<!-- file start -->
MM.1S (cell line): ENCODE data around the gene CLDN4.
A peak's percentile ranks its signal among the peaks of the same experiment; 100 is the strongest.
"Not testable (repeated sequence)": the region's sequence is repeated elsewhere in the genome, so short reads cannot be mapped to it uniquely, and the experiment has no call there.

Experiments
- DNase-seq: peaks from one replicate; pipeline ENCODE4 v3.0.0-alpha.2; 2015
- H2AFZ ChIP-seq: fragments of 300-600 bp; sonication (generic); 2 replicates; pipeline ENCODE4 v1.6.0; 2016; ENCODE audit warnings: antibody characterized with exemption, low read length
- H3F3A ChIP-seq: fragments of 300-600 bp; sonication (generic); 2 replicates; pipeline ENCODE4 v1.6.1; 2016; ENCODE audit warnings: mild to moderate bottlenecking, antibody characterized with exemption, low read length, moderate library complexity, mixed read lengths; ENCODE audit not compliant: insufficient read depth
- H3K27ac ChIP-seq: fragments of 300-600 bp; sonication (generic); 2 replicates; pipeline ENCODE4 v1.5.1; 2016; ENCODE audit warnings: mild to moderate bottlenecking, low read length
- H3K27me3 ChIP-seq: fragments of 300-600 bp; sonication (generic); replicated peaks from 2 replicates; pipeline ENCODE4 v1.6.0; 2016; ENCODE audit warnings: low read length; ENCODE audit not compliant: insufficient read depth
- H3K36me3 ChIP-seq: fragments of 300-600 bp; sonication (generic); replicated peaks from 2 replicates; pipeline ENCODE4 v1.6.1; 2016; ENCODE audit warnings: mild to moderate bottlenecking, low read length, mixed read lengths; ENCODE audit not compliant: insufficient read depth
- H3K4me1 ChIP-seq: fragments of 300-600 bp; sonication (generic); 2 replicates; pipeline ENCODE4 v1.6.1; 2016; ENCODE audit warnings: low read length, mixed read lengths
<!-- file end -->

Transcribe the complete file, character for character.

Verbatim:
MM.1S (cell line): ENCODE data around the gene CLDN4.
A peak's percentile ranks its signal among the peaks of the same experiment; 100 is the strongest.
"Not testable (repeated sequence)": the region's sequence is repeated elsewhere in the genome, so short reads cannot be mapped to it uniquely, and the experiment has no call there.

Experiments
- DNase-seq: peaks from one replicate; pipeline ENCODE4 v3.0.0-alpha.2; 2015
- H2AFZ ChIP-seq: fragments of 300-600 bp; sonication (generic); 2 replicates; pipeline ENCODE4 v1.6.0; 2016; ENCODE audit warnings: antibody characterized with exemption, low read length
- H3F3A ChIP-seq: fragments of 300-600 bp; sonication (generic); 2 replicates; pipeline ENCODE4 v1.6.1; 2016; ENCODE audit warnings: mild to moderate bottlenecking, antibody characterized with exemption, low read length, moderate library complexity, mixed read lengths; ENCODE audit not compliant: insufficient read depth
- H3K27ac ChIP-seq: fragments of 300-600 bp; sonication (generic); 2 replicates; pipeline ENCODE4 v1.5.1; 2016; ENCODE audit warnings: mild to moderate bottlenecking, low read length
- H3K27me3 ChIP-seq: fragments of 300-600 bp; sonication (generic); replicated peaks from 2 replicates; pipeline ENCODE4 v1.6.0; 2016; ENCODE audit warnings: low read length; ENCODE audit not compliant: insufficient read depth
- H3K36me3 ChIP-seq: fragments of 300-600 bp; sonication (generic); replicated peaks from 2 replicates; pipeline ENCODE4 v1.6.1; 2016; ENCODE audit warnings: mild to moderate bottlenecking, low read length, mixed read lengths; ENCODE audit not compliant: insufficient read depth
- H3K4me1 ChIP-seq: fragments of 300-600 bp; sonication (generic); 2 replicates; pipeline ENCODE4 v1.6.1; 2016; ENCODE audit warnings: low read length, mixed read lengths